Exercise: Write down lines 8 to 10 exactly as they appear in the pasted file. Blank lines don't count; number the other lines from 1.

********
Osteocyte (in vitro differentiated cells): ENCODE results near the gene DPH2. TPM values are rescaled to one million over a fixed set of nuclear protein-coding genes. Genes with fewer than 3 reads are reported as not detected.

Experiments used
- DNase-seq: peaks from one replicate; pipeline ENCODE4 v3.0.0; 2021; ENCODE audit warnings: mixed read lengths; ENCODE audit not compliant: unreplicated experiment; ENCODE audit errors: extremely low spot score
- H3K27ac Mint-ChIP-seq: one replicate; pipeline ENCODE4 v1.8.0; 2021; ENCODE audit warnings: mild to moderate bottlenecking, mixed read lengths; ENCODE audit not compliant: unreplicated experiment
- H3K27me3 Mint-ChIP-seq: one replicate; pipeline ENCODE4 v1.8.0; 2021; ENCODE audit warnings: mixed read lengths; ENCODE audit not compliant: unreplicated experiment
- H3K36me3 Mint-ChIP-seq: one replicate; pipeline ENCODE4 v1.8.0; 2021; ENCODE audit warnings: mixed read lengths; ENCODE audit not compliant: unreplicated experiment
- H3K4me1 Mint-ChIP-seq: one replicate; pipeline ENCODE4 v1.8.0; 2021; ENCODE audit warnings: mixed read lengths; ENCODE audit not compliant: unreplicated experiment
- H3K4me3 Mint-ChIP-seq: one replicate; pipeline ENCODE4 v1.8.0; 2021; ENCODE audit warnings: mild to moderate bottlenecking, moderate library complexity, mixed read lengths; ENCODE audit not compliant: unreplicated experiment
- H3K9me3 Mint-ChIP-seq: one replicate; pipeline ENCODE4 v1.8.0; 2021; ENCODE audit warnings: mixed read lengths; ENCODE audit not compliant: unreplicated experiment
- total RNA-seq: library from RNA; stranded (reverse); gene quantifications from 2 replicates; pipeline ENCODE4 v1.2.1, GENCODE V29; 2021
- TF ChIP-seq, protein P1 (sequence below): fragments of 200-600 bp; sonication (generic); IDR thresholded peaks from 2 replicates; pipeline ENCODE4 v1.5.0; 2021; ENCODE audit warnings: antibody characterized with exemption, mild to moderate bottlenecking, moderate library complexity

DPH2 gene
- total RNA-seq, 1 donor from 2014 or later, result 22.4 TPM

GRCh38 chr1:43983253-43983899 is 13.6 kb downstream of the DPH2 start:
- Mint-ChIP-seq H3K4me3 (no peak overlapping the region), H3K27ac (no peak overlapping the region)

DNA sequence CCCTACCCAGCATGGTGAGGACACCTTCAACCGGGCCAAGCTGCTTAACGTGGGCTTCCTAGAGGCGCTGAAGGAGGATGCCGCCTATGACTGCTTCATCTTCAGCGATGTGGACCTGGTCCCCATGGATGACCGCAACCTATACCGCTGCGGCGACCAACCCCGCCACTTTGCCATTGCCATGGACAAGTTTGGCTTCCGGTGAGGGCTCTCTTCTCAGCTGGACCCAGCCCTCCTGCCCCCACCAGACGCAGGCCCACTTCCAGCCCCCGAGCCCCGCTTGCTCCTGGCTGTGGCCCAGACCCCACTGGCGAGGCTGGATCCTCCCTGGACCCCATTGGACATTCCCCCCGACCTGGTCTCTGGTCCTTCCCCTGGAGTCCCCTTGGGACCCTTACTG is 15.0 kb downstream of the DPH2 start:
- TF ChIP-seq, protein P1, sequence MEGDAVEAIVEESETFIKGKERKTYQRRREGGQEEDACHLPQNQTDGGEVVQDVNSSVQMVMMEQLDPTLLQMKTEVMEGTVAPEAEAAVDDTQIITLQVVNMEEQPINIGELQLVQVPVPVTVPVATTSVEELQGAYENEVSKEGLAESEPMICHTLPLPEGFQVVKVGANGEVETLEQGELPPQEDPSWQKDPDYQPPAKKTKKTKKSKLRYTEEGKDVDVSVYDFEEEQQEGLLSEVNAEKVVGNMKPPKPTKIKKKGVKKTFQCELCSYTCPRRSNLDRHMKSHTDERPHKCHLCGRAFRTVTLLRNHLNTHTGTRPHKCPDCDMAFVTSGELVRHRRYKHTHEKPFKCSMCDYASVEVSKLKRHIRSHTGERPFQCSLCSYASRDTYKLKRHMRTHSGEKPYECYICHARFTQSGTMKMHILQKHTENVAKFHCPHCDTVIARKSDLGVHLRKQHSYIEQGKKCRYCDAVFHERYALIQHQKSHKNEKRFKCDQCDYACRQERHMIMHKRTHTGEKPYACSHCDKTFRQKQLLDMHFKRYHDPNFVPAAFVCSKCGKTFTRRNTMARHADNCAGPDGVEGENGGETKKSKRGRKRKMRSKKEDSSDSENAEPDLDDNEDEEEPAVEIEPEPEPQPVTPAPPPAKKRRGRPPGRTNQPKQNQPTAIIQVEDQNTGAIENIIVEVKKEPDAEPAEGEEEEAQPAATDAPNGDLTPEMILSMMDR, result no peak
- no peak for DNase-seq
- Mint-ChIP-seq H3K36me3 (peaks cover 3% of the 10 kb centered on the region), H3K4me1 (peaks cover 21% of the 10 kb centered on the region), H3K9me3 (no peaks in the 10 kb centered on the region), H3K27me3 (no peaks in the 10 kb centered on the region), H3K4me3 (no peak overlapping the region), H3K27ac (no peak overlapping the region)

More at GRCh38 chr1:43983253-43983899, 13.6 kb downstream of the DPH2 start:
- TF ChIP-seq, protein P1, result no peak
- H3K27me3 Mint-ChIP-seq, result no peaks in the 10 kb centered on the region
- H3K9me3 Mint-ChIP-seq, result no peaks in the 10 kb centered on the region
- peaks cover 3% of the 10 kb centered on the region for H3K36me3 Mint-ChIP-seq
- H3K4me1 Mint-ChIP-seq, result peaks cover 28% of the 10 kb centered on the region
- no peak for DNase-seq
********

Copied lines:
- H3K4me3 Mint-ChIP-seq: one replicate; pipeline ENCODE4 v1.8.0; 2021; ENCODE audit warnings: mild to moderate bottlenecking, moderate library complexity, mixed read lengths; ENCODE audit not compliant: unreplicated experiment
- H3K9me3 Mint-ChIP-seq: one replicate; pipeline ENCODE4 v1.8.0; 2021; ENCODE audit warnings: mixed read lengths; ENCODE audit not compliant: unreplicated experiment
- total RNA-seq: library from RNA; stranded (reverse); gene quantifications from 2 replicates; pipeline ENCODE4 v1.2.1, GENCODE V29; 2021